Lateral Hip Pain: Is It Trochanteric Bursitis? Causes, Symptoms, and Treatment
Updated: Aug 9
Whether you're experiencing hip pain from repetitive activity, an injury, or a pre-existing condition, you don't need to accept it as your new normal. Many of us tend to wait out our pain, thinking that it will go away on its own. Some of us even accept our pain, thinking that it will never go away at all. However, doing nothing about an injury or chronic pain can make the condition worse. If you're experiencing lateral hip pain (pain on the outside of the hip), it could be trochanteric bursitis, so let's talk about it!
What is Trochanteric Bursitis?
Trochanteric bursitis is a common condition and frequent cause of lateral hip pain affecting roughly 15% of women and 8% of men. Middle-aged women and young female athletes are most commonly affected by this condition. The trochanter bursa is a fluid-filled sac located on the lateral aspect of the hip that helps to reduce friction between the tendons and bones. This bursa can become inflamed due to increased stress on these structures and can create sharp pain on the outside of the hip. This pain can limit your ability to perform regular daily activities if it is not treated properly.
What Causes Trochanteric Bursitis?
As stated earlier, trochanteric bursitis is most commonly seen in middle-aged women and young female athletes; however, this condition can affect anyone. Here are some common causes associated with this condition:
1. Overuse of surrounding musculature that attaches to the greater trochanter
Various muscles attach to the greater trochanter that are responsible for helping control movement when walking and standing. Every single time we take a step, these muscles have to contract to stabilize the leg that is on the ground. If these muscles are not properly strengthened, it can cause overuse and microtrauma to the tendons attaching to the bursa sac.
2. Previous surgery
Surgery located around the hip, such as labral repair and hip replacement, can irritate the bursa.
3. Hip arthritis
Hip osteoarthritis creates limited capsular mobility within the hip. If the hip is unable to properly move in all three planes of motion, this can create increased stress on the muscles that attach to the bursa sac.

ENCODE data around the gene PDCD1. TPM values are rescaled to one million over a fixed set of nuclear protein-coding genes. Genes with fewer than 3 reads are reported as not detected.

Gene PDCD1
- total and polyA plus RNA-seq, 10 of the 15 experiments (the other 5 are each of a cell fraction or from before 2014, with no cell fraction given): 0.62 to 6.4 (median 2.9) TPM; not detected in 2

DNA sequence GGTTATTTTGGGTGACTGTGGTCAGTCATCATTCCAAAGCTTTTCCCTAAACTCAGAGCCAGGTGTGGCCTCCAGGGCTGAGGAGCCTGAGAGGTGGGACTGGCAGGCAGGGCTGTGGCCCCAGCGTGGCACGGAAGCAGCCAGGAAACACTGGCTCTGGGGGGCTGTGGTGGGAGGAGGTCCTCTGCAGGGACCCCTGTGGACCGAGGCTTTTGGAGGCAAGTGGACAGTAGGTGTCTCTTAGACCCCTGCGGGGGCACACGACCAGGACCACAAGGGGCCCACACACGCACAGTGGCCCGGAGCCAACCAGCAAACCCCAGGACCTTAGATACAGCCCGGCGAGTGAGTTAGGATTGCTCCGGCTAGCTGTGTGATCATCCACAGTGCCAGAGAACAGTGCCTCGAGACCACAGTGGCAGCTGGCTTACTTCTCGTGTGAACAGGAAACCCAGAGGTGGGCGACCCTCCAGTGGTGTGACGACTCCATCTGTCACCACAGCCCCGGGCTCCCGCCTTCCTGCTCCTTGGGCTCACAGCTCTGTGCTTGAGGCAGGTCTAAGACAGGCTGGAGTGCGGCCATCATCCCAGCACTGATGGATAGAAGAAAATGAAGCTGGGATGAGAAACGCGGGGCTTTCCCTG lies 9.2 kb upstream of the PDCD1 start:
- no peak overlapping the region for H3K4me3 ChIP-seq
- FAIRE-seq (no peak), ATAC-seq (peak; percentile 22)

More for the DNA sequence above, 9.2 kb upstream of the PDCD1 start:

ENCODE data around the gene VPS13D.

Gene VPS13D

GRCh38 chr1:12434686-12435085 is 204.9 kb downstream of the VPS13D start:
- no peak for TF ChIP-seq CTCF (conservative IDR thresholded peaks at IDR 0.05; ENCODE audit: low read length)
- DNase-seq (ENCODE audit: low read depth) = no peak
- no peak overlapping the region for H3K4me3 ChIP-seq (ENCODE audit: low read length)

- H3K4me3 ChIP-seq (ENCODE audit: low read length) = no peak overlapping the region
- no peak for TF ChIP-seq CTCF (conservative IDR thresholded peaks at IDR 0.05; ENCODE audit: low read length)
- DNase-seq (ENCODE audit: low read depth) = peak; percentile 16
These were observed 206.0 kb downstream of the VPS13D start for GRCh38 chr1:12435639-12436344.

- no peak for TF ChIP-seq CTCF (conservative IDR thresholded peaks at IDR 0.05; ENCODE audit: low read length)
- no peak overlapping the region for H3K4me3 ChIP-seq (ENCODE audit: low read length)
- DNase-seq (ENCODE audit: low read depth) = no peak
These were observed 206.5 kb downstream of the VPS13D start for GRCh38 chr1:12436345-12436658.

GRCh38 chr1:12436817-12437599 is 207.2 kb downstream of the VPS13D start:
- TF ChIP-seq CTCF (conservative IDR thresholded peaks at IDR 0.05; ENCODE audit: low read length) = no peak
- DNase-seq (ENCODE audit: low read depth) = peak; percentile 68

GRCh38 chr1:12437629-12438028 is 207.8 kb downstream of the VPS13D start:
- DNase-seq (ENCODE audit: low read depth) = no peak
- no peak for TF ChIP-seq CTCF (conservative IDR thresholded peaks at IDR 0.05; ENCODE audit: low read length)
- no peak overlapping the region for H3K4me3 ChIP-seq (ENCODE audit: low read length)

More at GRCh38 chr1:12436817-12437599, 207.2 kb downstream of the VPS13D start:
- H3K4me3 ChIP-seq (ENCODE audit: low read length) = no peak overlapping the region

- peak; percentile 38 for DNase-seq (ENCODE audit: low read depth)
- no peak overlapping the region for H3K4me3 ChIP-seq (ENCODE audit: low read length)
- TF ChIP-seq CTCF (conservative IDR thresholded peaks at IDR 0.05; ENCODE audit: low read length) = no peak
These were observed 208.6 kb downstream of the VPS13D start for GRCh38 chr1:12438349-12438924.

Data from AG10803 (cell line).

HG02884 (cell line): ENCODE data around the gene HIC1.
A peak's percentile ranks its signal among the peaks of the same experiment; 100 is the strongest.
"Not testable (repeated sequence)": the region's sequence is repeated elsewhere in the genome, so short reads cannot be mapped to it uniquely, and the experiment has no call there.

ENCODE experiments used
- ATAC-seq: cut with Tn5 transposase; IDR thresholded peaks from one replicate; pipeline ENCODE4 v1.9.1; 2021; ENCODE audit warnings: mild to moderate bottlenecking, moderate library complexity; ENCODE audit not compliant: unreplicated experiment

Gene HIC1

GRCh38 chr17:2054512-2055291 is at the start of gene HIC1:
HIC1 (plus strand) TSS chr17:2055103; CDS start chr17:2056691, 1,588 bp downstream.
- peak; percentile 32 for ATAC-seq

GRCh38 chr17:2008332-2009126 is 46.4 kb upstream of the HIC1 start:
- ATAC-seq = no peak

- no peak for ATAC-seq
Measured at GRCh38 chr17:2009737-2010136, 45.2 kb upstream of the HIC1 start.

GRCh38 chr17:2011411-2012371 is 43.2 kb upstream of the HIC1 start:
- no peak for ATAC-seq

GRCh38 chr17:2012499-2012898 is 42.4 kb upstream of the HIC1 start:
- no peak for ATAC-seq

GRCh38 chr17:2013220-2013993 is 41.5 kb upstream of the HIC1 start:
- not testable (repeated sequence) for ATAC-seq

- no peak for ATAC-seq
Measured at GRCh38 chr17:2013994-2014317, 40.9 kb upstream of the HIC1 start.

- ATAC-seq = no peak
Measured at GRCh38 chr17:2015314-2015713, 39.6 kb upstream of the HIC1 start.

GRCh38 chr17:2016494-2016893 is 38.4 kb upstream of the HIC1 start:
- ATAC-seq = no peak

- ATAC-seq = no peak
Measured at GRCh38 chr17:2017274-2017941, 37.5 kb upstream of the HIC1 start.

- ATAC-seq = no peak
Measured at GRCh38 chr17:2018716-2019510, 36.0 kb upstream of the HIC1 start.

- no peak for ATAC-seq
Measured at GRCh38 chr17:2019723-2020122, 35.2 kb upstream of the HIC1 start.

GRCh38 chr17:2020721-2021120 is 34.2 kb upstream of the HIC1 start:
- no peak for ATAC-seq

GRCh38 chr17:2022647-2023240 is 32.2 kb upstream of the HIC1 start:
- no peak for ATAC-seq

4. Improper foot mechanics
Patients that tend to have a collapsed arch when walking can create biomechanical disadvantages at the hip. Increased midfoot pronation when walking can cause the leg to rotate inward and the hip to become misaligned, putting stress on the hip and the leg.
5. Traumatic injury to the lateral hip
Occasionally, this can occur if you trip and fall or play a sport where you land on the lateral aspect of your hip.
Trochanteric Bursitis Symptoms
Trochanteric bursitis usually consists of the following symptoms:
Pain located on the lateral aspect of the hip
Pain when laying on the affected side
Pain with crossing one leg over the other when sitting
Difficulty and pain with going upstairs
Difficulty and pain with walking and running
Tenderness and swelling located over the lateral aspect of the hip
How to Prevent Trochanteric Bursitis
Trochanteric bursitis is best prevented by warming up properly before activity and gradually building up your activity level, especially when it comes to running, walking, and jumping. Other prevention methods include proper strength and mobility training of the hips, maintaining a proper weight, and evaluating your foot mechanics to see if custom orthotics may reduce stress.
There is not one specific approach that is going to help everyone with trochanteric bursitis; however, these are the general guidelines for reducing pain and improving function. Please reach out to a physical therapist to help identify the true problem of your hip pain.
1. Initial phase (3-7 days): reduce inflammation
Decrease laying on that side, reduce crossing legs
Ice the affected area
Decrease activity levels such as running, jumping, and stair climbing
2. Mid phase: pain and inflammation have improved
Focus on improving hip mobility
Light strengthening of the lateral hip
3. Late phase:
Single-leg activities to help increase strength
Interested in Physical Therapy for Lateral Hip Pain?
Physical therapy can be one effective tool to help improve trochanteric bursitis. At Rehab United, we take a biomechanical and individual approach to treating lateral hip pain in order to help you return back to the activities you enjoy doing.
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Isabel Jones, PT, DPT, ATC is a physical therapist and a Certified Athletic Trainer with a passion for physical activity and functional movement. She received her Doctorate of Physical Therapy in 2021 from the University of St. Augustine in San Marcos, CA, joining Rehab United quickly after.